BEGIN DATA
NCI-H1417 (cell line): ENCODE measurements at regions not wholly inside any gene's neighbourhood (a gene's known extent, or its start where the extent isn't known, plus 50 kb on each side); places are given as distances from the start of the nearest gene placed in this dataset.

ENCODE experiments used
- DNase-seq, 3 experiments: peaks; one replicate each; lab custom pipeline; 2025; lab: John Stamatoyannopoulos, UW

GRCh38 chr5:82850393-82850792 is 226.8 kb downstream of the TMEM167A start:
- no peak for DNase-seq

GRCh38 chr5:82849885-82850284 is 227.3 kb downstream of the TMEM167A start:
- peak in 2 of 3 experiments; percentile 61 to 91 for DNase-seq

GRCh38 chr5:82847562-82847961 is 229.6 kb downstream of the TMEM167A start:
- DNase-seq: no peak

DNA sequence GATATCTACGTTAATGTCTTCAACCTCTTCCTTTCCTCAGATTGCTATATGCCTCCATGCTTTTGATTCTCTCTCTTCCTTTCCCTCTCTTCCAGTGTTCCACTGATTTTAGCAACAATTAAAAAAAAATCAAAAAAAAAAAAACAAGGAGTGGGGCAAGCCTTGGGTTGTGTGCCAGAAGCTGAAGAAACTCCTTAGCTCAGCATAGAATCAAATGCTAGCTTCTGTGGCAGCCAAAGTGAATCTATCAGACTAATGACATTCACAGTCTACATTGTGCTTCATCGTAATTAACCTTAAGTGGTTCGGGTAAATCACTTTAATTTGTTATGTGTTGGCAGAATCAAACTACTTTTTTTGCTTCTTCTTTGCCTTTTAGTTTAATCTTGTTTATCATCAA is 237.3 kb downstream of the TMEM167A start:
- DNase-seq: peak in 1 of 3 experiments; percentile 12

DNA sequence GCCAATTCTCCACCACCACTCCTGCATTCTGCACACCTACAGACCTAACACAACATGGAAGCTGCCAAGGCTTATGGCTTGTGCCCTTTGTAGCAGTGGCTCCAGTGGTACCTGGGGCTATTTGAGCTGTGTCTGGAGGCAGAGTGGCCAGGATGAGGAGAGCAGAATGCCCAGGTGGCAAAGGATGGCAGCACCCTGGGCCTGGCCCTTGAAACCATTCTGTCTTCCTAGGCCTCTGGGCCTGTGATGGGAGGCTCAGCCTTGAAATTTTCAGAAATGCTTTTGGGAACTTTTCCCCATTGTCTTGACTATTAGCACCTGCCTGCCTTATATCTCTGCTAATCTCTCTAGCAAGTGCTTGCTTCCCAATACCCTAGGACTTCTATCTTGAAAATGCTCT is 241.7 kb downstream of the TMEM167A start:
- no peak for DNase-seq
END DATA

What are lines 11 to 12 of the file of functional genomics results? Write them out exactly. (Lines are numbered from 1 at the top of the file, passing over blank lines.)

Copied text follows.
- DNase-seq: peak in 1 of 3 experiments; percentile 12

DNA sequence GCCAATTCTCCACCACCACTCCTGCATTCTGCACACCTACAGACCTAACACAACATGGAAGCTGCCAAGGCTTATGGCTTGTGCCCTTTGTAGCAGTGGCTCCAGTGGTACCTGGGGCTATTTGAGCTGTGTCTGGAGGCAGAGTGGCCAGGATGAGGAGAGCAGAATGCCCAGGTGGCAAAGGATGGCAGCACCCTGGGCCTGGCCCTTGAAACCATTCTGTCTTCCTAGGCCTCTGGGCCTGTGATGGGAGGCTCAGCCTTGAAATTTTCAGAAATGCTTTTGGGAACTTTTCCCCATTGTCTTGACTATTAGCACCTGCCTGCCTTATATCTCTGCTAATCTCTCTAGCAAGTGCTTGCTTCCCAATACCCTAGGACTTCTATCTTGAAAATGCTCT is 241.7 kb downstream of the TMEM167A start: